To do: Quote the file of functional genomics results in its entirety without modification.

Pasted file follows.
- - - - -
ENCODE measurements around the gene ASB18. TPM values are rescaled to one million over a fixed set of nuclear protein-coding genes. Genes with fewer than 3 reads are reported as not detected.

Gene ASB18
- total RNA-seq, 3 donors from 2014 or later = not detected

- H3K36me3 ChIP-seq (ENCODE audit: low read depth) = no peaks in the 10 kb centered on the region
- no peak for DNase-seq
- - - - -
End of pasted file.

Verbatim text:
ENCODE measurements around the gene ASB18. TPM values are rescaled to one million over a fixed set of nuclear protein-coding genes. Genes with fewer than 3 reads are reported as not detected.

Gene ASB18
- total RNA-seq, 3 donors from 2014 or later = not detected

- H3K36me3 ChIP-seq (ENCODE audit: low read depth) = no peaks in the 10 kb centered on the region
- no peak for DNase-seq